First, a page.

This is just a thought I had recently after doing some reading, so figured I’d articulate it here.
It’s about building up experience watching anime and how that affects our perception and judgement of the anime we watch.
Something I’ve realized over the past few years of reading anime reviews on WordPress is that I feel like I can figure out fairly accurately whether someone is new to watching anime or not. I could be wrong, but I feel like I’m often not.
Basically, I’ve noticed that people who are newer to watching anime seem to be much more generous with their reviews. I even get the impression sometimes that there is no anime they would dislike, although that’s not necessarily the case. The point is that I feel like people who haven’t yet watched many anime tend to really get fired up about whatever they’re watching, even if from my perspective, it’s an average (or below) anime.
This isn’t just something I’ve realized from reading reviews though, because I know for a fact that I was the exact same way when I started watching anime. For the first several years I was watching anything and everything, and it felt like no matter what I watched, everything was amazing. But then as years went on and on, I began to develop more refined preferences, and better identify what I did and didn’t like. The number of anime that felt like a “10” slowly decreased, until the average anime was just a “7”. Even if that “7” was previously a “10” in my mind.
Of the ~500 anime I’ve watched, I’d say that I’ve re-watched at least 200 of them. Revisiting and reevaluating my old opinions and impressions of an anime is nothing new to me. And of course, I’ve noticed that many anime that I once thought were great, I didn’t think were as great the second time through, even if I still enjoyed them. D-Frag! was a good example of that, because I loved it the first time, and the second time, I thought it was just good, not great.
The reason for this is simply that there is a big difference between then and now – I have more anime to compare to now. Comparisons are a very important aspect to our ability to judge something’s quality. If I’ve never seen or played a video game before, and someone hands me an original copy of Tetris, Tetris then becomes the baseline for what I define as a video game. But as I play more and more games, I begin to identify more and more nuances and differences between video games, and am able to use them to better formulate what I like and dislike in a video game.
Anime is no different. When we watch a slice of life anime for the first time, all we know of the genre is that single anime. And so it’s difficult to really nail down what’s done right, what isn’t, what we liked, what we disliked, and so on in a slice of life anime. But if we’ve seen 50 slice of life anime, well now it’s much easier for us to discern those things. There are so many qualities that we often pull from when judging or reviewing an anime based on our past experiences with other anime.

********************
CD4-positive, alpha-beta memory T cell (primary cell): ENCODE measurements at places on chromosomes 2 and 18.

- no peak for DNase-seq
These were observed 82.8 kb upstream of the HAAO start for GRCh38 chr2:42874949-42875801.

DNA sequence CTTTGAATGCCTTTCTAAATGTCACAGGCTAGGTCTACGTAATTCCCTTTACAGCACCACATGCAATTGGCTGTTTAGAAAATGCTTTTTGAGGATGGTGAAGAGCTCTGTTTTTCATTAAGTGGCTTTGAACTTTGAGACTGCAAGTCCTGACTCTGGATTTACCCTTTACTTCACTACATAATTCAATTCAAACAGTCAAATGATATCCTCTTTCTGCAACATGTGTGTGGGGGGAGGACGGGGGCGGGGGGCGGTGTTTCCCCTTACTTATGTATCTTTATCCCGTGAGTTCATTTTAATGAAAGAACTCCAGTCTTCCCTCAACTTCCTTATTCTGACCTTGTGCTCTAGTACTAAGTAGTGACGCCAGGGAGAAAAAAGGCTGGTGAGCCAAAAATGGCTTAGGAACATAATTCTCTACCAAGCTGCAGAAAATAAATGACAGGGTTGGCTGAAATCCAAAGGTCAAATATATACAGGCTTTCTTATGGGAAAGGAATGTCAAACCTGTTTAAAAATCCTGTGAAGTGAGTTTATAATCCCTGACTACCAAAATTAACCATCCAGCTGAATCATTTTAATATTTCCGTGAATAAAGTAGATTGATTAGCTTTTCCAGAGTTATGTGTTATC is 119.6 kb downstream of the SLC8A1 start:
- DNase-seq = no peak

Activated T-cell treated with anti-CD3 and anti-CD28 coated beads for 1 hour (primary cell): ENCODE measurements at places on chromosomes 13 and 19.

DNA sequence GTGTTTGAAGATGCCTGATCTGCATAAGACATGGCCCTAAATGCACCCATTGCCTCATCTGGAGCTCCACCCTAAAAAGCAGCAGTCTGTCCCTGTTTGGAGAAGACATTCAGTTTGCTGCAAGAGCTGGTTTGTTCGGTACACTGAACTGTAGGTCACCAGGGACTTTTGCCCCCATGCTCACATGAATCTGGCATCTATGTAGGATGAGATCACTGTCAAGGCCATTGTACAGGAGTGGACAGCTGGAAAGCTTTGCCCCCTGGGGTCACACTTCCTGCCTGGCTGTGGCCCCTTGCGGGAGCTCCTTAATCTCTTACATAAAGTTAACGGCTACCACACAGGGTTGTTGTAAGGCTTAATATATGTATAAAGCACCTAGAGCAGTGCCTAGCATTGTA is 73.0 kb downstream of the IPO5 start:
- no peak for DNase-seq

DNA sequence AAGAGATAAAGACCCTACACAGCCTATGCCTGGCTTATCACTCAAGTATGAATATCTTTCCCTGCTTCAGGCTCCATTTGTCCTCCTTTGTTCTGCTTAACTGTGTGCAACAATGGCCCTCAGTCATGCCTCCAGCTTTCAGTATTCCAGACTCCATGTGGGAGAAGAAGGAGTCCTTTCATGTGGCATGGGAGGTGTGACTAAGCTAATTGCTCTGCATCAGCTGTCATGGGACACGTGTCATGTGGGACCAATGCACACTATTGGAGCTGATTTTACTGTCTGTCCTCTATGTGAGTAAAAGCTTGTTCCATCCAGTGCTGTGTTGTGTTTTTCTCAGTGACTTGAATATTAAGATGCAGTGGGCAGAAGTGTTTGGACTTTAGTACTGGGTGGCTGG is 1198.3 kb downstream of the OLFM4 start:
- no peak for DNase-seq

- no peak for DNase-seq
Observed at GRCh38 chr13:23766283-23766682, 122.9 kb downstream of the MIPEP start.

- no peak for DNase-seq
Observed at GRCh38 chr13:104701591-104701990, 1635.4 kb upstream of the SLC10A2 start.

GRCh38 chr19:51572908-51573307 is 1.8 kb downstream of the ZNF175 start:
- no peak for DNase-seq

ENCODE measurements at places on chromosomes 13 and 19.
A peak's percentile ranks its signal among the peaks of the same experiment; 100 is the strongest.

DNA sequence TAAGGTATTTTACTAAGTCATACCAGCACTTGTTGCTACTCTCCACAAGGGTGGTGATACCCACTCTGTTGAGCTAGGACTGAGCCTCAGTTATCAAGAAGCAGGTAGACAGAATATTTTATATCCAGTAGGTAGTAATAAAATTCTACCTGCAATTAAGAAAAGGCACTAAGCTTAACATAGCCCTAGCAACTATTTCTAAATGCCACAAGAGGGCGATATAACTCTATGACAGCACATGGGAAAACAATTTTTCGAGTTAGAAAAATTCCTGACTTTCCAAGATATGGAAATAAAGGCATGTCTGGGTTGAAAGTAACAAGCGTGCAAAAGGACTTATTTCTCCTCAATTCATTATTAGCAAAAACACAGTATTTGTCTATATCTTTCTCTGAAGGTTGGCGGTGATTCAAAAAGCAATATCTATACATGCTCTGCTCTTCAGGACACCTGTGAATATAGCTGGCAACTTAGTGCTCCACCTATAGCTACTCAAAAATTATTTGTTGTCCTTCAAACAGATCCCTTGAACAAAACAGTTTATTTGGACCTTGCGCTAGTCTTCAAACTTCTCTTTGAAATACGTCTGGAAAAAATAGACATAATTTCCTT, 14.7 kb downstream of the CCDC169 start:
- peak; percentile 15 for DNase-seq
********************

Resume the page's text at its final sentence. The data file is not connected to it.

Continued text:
Characters, genres, sub-genres, tropes, jokes, animation, et cetera. Someone who has a lot of experience to pull from will find it easier to make connections between what they’re watching and what they’ve watched. Statements like “this reminds me of _____”, or “this is a worse ______”, or “so and so reminds me of ______” are quite common from what I’ve seen in reviews. And it’s only natural that we would pull from our past experiences in order to better define our opinions on something new to us.
Anime is really no different from anything else in that regard. There’s the video game example I gave earlier, but then there’s also one that I thought was good which is that of a wine connoisseur. The wine connoisseur is someone who enjoys wine, and essentially drinks it as a hobby (or career). Not just one type / vintage, but many. The wine connoisseur tastes wines of all kinds, and as a result, is more able to put the differences between types / vintages into words, and is better able to define their own preferences.
Those of us who have countless hours of anime under our belts are basically just that – anime connoisseurs.
I remember I used to think on how I wished I could go back to when I started out watching anime, when I could watch anything and love it. But I’ve realized that thanks to all of the experience I’ve gained watching anime, I’m just more able to identify what I like and dislike now, and why.
This is something that I feel like we can pick up on in a review – the reviewer’s anime experience. Perhaps it’s not always obvious, but generally, I feel like I can form a good idea as to how experienced the reviewer is based on how their review is written. At least when it comes to newer anime watchers.
I feel like there definitely are diminishing returns on how much new experience affects our opinions and tastes. Like the difference between having seen 1 and 5 slice of life anime versus having seen 50 and 75 slice of life anime.
Anyways, that was just the thought that I had.
What do you all think?
Have you noticed any reviews that you thought were maybe written by someone who is newer to anime?
And have you noticed your own tastes in anime becoming more refined over time?
Until next time,
Thanks for reading.